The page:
The total number of books in the various collections is large.  In the "Frank Lloyd Wright Library" at Taliesin West: about 170 works.  The "Olgivanna Lloyd Wright Library": originally about 1,400 (although many of these no longer survive and are known only from a list of them; and only some of these belonged to Wright).  The Hillside Home School books: about 120.  Books at Taliesin in Wisconsin: about 2,000 (though only a small number of them are likely to have belonged to Wright).  Books at the Frank Lloyd Wright Research Center in Oak Park (including a list of Wright's mother's books): about 200.  Louis Sullivan's books: about 270.  Trying to determine which of these thousands of books were actually owned by Wright or accessible to him; personally examining the ones that survive; cataloguing them; and recording the results in formats suitable for an online database—all of this has been an on-going challenge.

From the beginning of my work on this project, I have conferred with other Wright scholars, who were encouraging and have given me suggestions and advice.  One issue was whether the project should be presented in a traditional monograph or an online database; the consensus was that it should be a database (at least at first), in order to make it widely available to the public, and to allow additions and corrections as more information is discovered.  Then the question was where the database would be hosted.  The most suitable institution was probably the Avery Library, since it now has the bulk of the Wright archive.  The directors there were favorable to the project but decided that they were not able to host the database.  In the meantime, I had been conferring with two staff members of the Stanford University Libraries: Vanessa Kam, director of the Art and Architecture Library; and Glen Worthey, Digital Humanities Librarian.  They became enthusiastic about the project and eventually determined that Stanford would be able to create an online database for it.  On Glen Worthey's departure from Stanford, the principal work of creating a website for the database was assumed by Marie Saldaña, Academic Technology Specialist in the Stanford History Department.  The efforts of these Stanford people have been essential to making the project available to the public.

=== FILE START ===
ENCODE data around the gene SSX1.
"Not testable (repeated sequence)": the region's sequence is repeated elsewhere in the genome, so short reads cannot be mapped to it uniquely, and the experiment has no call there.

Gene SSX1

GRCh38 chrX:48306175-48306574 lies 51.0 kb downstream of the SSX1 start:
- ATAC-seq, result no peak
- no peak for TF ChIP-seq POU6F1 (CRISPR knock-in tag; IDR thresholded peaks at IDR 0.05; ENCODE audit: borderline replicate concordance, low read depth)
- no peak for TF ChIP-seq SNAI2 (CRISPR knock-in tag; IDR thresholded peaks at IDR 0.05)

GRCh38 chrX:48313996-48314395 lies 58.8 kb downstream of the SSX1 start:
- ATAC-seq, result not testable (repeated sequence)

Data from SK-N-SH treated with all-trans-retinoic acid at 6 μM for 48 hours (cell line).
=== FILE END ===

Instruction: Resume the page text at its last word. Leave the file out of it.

Users of the website who find errors in it, or have additional information about books that Wright owned or read, are encouraged to contact me.  I will attempt to incorporate these additions or corrections into the database.

Many people have assisted me in this project—among whom are the following.  At Taliesin West: Margo Stipe, Elizabeth Dawsari, and Indira Berndtson.  At Stanford University: Vanessa Kam, Glen Worthey, and  Marie Saldaña.  Media historian Abby Smith Rumsey.  David Bagnall, of the Frank Lloyd Wright Trust.  Kyle Dockery, Collections Coordinator, Frank Lloyd Wright Foundation.   And Stuart Graff, president of the Frank Lloyd Wright Foundation.  Among the Wright scholars who have given me new material for the database, or advice and encouragement on the project: Anthony Alofsin, David G. De Long, Kevin and Elaine Harrington, Richard Joncas, Neil Levine, Richard Longstreth, Ken Oshima, Jack Quinan, Lisa Schrenk, and Kathryn Smith.

Communications to me can be sent to my e-mail address:


Paul V. Turner

Professor of Architectural History, Emeritus

Department of Art & Art History

Stanford University